The 2011 49ers did almost exactly what the 2007 Cowboys couldn’t. Of course, San Francisco only needed a field goal to tie the game, but the 49ers went for the win. Rather than agonizing for years about someone like Patrick Crayton hesitating on his route, the 49ers can remember Vernon Davis catching a 47-yard pass, which helped to set up his awesome 14-yard touchdown reception that gave San Francisco the win.
The 2011 Cowboys should be shaking their heads with the knowledge that the Giants and 49ers are playing for the NFC title, even without regard to the parallels with the 2007 Cowboys.
After the second week of the season, there was reason to believe that these 2011 Cowboys might be a force in the NFC when an injured Tony Romo’s efforts erased a 24-14 fourth-quarter deficit and produced a 27-24 overtime win at San Francisco.
That’s the type of victory that can give a team a great boost. From there, Dallas was scheduled to face the likes of Washington, Detroit, St. Louis, Seattle, Buffalo, Miami, and Arizona over the next ten weeks. Even if Dallas had lost to the Patriots and Eagles (which happened, of course), there was a good chance that Dallas could be 9-3 heading into its final four games.
As it turned out, the Cowboys were close with a 7-5 record after a loss to the Cardinals, but it wasn’t the Cowboys who took off after their win at San Francisco. Instead, the 49ers won eight straight, including wins over Washington, Detroit, and Philadelphia, and the N.Y. Giants.
Some have liked to point out that the 49ers had a relatively easy schedule in 2011, but it really wasn’t notably easier than the Cowboys’ schedule. Rather, San Francisco simply won the games it should have won (save for a loss at Arizona), whereas the Cowboys won a few games they should have lost and lost a few games they should have won.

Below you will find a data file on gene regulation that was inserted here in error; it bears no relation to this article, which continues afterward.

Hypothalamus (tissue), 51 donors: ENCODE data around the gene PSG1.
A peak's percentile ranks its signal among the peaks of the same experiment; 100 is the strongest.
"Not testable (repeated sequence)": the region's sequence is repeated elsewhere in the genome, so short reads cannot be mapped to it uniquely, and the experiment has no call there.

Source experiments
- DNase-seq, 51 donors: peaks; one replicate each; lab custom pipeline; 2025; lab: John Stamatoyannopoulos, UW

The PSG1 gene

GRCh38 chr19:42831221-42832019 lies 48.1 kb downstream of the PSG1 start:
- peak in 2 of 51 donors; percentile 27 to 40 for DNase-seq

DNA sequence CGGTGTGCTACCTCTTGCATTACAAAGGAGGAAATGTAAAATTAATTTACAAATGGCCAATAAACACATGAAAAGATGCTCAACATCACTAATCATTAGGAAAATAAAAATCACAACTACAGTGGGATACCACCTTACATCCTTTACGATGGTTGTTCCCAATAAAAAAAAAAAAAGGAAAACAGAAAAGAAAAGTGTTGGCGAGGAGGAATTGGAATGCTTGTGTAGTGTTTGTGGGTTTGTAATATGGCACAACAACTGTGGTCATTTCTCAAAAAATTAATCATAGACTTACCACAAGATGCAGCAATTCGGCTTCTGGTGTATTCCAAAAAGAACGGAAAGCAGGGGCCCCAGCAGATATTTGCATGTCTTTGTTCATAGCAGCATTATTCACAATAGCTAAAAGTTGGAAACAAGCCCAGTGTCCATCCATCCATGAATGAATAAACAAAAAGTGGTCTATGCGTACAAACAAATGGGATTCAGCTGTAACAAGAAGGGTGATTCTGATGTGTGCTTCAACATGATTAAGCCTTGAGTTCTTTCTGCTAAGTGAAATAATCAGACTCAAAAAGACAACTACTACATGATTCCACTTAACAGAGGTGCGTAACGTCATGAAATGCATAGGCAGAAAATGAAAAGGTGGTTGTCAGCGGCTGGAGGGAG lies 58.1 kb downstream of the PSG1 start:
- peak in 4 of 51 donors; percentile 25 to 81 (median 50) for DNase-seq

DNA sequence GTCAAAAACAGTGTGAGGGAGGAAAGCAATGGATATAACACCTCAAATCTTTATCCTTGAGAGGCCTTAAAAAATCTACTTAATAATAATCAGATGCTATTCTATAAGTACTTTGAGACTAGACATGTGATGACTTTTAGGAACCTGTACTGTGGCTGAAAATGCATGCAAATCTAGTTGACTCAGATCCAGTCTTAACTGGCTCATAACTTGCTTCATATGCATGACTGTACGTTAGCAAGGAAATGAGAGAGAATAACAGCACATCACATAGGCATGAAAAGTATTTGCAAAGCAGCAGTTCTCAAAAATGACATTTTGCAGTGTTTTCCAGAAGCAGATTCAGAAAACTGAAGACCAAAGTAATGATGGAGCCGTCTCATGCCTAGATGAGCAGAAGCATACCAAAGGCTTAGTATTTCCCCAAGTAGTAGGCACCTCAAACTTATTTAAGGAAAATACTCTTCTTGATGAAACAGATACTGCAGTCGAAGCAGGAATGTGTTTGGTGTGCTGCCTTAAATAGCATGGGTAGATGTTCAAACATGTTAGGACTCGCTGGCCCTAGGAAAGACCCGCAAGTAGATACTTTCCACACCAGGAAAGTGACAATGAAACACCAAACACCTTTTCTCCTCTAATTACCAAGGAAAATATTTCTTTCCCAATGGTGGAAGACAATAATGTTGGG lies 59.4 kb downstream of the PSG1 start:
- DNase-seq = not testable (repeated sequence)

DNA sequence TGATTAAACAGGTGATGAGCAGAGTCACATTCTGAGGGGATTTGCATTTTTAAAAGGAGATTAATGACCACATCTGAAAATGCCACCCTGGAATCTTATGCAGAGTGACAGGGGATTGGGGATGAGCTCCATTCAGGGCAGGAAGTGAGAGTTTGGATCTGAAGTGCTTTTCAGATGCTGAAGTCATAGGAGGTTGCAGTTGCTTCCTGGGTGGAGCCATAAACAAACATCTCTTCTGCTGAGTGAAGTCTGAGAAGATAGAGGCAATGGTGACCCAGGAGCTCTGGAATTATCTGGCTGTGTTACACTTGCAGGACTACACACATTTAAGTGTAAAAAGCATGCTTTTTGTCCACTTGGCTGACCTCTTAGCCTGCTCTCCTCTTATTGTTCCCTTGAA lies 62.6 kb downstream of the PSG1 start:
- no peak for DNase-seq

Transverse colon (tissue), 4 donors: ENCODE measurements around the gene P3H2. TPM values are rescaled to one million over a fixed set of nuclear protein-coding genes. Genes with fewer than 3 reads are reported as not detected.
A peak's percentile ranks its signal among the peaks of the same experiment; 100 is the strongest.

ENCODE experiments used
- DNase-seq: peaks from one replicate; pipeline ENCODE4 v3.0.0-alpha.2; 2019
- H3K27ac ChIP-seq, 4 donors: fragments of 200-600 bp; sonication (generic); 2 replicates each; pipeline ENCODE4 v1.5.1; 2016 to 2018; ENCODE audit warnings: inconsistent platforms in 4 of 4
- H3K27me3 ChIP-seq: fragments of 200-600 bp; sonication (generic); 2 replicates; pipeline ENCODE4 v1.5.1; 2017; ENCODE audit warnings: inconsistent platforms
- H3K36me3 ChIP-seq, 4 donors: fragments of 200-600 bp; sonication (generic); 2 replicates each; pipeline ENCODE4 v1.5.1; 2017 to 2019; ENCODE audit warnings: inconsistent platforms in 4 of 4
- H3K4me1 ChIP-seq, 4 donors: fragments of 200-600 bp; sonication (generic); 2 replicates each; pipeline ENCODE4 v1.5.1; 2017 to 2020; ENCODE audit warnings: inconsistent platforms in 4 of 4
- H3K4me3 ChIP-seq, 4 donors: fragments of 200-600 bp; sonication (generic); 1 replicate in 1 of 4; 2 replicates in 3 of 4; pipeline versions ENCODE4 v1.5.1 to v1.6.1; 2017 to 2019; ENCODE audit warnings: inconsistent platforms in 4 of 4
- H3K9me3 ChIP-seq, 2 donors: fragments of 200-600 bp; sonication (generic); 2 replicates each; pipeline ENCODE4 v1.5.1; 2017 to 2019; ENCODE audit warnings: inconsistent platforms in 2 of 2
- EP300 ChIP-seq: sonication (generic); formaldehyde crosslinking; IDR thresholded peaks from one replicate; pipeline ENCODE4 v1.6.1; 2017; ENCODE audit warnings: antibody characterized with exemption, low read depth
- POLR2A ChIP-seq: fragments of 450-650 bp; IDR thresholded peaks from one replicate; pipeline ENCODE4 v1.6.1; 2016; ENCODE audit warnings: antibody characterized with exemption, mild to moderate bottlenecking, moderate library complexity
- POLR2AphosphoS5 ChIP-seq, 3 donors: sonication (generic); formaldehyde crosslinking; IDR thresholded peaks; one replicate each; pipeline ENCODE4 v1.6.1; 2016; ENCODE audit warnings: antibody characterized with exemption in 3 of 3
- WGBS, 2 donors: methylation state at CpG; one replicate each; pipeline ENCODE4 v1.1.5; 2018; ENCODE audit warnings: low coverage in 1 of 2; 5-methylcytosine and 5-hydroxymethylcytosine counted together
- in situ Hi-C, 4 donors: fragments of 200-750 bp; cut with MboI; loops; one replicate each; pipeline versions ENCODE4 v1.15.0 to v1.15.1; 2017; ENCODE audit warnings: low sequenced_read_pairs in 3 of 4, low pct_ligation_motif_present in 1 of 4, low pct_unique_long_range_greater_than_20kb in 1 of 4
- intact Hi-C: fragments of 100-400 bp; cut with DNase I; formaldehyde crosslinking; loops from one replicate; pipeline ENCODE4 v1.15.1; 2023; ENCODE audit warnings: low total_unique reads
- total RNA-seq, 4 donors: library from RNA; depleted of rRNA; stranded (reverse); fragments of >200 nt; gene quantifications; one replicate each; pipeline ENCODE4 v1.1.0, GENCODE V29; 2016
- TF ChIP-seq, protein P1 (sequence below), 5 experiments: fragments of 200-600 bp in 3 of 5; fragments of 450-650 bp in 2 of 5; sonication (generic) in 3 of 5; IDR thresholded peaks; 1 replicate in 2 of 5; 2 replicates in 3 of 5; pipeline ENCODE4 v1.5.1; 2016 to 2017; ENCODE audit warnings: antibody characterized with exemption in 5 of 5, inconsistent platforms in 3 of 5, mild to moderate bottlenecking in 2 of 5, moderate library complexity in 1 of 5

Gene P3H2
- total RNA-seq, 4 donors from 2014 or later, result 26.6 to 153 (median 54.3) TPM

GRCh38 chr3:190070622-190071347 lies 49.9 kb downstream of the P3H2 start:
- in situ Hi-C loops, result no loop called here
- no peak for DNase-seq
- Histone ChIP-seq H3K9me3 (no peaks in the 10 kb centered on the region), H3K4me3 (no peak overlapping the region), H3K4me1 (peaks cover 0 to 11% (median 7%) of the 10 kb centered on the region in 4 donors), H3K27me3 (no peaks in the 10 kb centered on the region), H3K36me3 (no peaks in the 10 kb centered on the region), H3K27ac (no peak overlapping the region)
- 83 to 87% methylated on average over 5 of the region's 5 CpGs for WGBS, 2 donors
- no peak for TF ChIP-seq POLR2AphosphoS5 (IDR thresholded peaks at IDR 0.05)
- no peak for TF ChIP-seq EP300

Of course, Dallas still had a great chance to capture the NFC East, needing only to hang on to a 12-point lead with less than six minutes left against the Giants on December 11. Instead, the Dallas defense fell apart when it mattered most, and after Tony Romo and Miles Austin failed to convert on a play that could have ended that game, the Cowboys watched the game fall from their grasp and their season spiral into a failure.
“So Close, Yet So Far Away” isn’t limited to 2007 and 2011, either. We could consider the 2008 season, when Dallas had a chance to earn a wildcard berth by beating the Eagles. Philadelphia won in a 44-6 blowout, of course, and the Eagles wound up in the NFC Championship Game for the fifth time in nine years.
We could also consider the 2009 playoffs, when the Cowboys caught fire late in the season, only to run out of gas against the Vikings in the divisional round of the playoffs.
Thus, for the fourth time in five seasons, Dallas fans get to watch an NFC Championship Game with the thought that our team could be competing for the conference title. Instead, we put on our faces of resignation and repeat—so close, yet so far away.
Here are several of the Dallas Cowboys stories of the week.